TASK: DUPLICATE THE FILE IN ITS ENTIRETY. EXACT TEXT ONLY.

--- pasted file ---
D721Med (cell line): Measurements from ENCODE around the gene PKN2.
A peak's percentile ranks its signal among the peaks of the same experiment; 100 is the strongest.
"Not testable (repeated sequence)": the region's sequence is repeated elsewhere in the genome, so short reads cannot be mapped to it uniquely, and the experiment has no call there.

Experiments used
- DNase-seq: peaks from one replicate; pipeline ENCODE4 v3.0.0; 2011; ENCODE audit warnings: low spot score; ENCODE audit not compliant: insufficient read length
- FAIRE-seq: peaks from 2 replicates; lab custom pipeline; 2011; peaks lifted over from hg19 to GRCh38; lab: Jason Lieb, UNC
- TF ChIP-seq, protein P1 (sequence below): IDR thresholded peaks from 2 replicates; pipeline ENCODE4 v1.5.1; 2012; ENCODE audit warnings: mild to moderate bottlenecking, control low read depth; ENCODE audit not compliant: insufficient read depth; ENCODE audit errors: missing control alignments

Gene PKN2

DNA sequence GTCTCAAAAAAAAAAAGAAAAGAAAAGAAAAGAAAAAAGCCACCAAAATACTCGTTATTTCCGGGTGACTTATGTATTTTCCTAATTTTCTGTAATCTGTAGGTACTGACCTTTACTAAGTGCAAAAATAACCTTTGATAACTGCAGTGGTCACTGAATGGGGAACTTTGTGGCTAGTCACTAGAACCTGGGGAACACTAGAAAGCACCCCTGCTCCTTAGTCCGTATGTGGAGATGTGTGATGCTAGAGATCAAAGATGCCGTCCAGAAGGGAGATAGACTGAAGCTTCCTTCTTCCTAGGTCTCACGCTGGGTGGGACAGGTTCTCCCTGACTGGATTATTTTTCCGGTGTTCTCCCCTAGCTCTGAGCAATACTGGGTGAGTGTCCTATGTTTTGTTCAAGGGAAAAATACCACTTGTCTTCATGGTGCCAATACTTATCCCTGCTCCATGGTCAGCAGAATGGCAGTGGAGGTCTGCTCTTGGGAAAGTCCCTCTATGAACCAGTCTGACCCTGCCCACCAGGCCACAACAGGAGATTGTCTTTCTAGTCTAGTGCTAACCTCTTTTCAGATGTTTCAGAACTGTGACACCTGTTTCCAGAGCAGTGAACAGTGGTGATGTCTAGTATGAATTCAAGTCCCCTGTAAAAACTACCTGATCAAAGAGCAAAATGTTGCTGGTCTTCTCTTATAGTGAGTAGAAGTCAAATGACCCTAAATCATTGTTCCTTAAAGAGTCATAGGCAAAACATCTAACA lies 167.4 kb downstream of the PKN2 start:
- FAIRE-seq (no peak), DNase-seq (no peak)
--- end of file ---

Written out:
D721Med (cell line): Measurements from ENCODE around the gene PKN2.
A peak's percentile ranks its signal among the peaks of the same experiment; 100 is the strongest.
"Not testable (repeated sequence)": the region's sequence is repeated elsewhere in the genome, so short reads cannot be mapped to it uniquely, and the experiment has no call there.

Experiments used
- DNase-seq: peaks from one replicate; pipeline ENCODE4 v3.0.0; 2011; ENCODE audit warnings: low spot score; ENCODE audit not compliant: insufficient read length
- FAIRE-seq: peaks from 2 replicates; lab custom pipeline; 2011; peaks lifted over from hg19 to GRCh38; lab: Jason Lieb, UNC
- TF ChIP-seq, protein P1 (sequence below): IDR thresholded peaks from 2 replicates; pipeline ENCODE4 v1.5.1; 2012; ENCODE audit warnings: mild to moderate bottlenecking, control low read depth; ENCODE audit not compliant: insufficient read depth; ENCODE audit errors: missing control alignments

Gene PKN2

DNA sequence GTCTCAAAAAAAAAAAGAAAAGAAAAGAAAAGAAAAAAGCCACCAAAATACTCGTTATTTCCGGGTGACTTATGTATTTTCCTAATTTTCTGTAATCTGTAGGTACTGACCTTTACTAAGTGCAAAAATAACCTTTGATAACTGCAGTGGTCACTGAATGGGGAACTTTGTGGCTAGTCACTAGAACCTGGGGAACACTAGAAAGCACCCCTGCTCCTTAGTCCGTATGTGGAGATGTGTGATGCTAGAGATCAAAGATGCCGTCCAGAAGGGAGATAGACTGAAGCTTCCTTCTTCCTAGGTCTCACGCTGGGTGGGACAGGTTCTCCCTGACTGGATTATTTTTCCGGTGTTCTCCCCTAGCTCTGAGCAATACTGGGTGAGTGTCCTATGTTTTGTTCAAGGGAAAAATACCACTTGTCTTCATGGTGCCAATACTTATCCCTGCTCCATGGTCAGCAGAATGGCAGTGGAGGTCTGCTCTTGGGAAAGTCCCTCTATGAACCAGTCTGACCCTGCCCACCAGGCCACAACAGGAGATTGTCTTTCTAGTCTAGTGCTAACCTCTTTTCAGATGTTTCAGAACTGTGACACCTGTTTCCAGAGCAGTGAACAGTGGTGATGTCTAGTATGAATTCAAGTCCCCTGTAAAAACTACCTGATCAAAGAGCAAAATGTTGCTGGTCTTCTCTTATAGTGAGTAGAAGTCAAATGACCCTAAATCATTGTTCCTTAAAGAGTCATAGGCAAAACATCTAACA lies 167.4 kb downstream of the PKN2 start:
- FAIRE-seq (no peak), DNase-seq (no peak)